Graduation Date

Spring 2019

Document Type



Master of Science degree with a major in Kinesiology, option Exercise Science

Committee Chair Name

Dr. Justus Ortega

Committee Chair Affiliation

HSU Faculty or Staff

Second Committee Member Name

Dr. Whitney Ogle

Second Committee Member Affiliation

HSU Faculty or Staff

Third Committee Member Name

Beth Larson

Third Committee Member Affiliation

HSU Faculty or Staff

Subject Categories



Identifying concussions occurs with a battery of cognitive and motor tests. However, these tests are performed independently as primary tasks. Research has demonstrated amplified motor differences due to concussion when performing simultaneous cognitive tasks (i.e. dual-tasks). The Tandem Gait Test (TGT) is used in concussion assessment and has only moderate sensitivity and specificity alone. The aim of this study was to determine the effect of concussion on TGT performance with secondary cognitive tasks. Six concussed participants (age 22.6 ± 2.8) and fourteen healthy participants (age 23.8 ± 2.7) were recruited through the North Coast Concussion Program within 13 days (7 ± 3.3) following their concussion and performed TGT and dual-task TGT with cognitive tests: 1) 5-digit retention (5D), 2) 6-digit retention (6D), 3) months in reverse order (MO), 4) counting backwards by 3 (B3), and 5) an auditory stroop (AS) test. Concussed participants had slower TGT (p=.018) and were 30% slower during dual-task TGT (p=.043). The greatest TGT group difference was during the B3, 6D, and MO tasks (B3: p=.001; 6D: p=.008; MO: p=.01). There were notable differences in cognitive performance during the 6D dual-task TGT (p=.01). Our findings suggest a dual-task TGT with 6D may be utilized as a more robust sideline concussion test.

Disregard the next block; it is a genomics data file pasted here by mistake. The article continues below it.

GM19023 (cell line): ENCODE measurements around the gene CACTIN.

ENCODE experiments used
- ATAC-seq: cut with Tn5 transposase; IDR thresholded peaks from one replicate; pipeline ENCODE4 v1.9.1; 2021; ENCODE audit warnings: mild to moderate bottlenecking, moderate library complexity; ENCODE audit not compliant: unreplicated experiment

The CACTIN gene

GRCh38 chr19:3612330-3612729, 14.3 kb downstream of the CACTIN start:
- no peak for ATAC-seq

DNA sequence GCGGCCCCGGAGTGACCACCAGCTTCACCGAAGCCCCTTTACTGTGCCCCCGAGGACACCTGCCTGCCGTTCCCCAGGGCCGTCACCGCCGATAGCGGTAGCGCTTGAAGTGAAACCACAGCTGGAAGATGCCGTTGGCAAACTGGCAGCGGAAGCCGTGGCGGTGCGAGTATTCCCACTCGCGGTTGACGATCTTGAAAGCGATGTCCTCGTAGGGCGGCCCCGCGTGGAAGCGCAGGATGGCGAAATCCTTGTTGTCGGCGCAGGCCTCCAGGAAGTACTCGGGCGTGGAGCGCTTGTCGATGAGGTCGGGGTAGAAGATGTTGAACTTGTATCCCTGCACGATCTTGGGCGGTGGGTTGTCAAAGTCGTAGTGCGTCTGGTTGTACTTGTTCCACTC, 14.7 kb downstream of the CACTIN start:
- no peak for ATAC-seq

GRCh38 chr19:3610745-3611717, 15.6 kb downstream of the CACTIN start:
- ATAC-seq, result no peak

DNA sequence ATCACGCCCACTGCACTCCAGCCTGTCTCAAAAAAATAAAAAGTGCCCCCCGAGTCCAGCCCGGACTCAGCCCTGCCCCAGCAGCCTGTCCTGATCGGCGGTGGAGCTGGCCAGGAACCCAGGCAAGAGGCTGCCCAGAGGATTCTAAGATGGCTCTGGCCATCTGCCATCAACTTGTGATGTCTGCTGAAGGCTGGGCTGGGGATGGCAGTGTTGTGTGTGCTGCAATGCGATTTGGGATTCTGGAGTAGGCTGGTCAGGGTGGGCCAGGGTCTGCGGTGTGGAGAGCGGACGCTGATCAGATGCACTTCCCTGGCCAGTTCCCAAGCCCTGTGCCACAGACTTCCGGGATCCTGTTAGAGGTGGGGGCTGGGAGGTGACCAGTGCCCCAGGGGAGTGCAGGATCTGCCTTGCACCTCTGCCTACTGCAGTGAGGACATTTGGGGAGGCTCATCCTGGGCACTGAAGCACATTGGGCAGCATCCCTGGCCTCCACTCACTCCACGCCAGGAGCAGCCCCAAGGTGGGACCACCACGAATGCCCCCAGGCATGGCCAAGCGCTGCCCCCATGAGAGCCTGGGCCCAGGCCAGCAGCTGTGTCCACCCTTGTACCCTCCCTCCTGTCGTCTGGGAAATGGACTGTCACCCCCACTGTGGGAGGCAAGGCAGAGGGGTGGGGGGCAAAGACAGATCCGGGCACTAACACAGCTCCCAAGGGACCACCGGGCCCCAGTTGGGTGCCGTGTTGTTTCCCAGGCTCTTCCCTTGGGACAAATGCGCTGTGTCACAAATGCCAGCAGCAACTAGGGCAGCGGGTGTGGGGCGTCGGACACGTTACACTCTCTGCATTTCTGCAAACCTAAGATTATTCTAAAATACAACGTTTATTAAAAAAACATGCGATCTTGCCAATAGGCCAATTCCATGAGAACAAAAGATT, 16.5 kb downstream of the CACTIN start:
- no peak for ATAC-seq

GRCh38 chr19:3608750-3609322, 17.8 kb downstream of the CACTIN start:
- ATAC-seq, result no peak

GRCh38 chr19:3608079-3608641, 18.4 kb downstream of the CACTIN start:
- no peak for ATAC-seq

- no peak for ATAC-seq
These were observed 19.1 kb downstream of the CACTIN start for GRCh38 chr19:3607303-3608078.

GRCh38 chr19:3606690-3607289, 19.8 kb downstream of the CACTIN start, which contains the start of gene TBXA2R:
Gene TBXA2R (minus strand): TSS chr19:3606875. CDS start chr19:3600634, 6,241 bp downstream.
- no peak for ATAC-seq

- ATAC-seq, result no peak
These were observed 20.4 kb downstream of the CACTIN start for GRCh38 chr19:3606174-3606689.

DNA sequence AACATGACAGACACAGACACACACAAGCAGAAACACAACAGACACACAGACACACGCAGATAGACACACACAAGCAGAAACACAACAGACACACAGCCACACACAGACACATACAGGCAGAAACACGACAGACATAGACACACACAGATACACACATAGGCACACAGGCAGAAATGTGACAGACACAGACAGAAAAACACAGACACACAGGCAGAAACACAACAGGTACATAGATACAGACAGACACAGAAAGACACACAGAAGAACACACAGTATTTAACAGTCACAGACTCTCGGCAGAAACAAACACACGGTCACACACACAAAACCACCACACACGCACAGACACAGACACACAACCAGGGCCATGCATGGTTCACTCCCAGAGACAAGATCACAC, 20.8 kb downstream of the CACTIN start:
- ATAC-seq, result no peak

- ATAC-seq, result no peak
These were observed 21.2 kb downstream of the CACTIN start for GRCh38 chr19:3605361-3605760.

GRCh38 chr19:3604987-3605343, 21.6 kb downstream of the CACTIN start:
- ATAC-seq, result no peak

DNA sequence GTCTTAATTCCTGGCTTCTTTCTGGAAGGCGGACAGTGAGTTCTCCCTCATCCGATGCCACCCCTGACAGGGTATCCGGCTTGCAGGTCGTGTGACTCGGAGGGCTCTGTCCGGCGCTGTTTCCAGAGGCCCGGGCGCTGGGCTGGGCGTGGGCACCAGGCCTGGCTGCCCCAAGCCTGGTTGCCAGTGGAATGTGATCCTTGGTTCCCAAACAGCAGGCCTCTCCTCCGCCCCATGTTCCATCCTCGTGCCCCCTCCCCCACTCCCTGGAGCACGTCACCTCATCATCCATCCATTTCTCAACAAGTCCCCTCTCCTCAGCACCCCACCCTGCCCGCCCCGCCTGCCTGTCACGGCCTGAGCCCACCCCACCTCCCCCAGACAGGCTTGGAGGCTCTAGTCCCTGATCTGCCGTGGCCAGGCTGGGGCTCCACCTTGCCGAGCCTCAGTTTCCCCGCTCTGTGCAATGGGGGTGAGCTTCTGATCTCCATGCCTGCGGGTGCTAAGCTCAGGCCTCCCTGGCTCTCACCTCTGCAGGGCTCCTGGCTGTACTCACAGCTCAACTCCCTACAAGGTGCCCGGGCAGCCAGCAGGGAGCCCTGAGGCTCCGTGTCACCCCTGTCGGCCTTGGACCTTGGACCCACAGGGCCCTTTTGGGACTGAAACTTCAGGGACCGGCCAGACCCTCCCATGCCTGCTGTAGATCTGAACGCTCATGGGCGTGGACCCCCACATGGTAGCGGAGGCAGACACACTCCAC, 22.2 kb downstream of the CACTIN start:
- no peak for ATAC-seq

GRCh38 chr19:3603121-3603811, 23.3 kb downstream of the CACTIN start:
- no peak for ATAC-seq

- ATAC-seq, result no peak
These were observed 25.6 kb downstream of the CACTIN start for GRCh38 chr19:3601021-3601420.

Citation Style

Experimental Brain Research:

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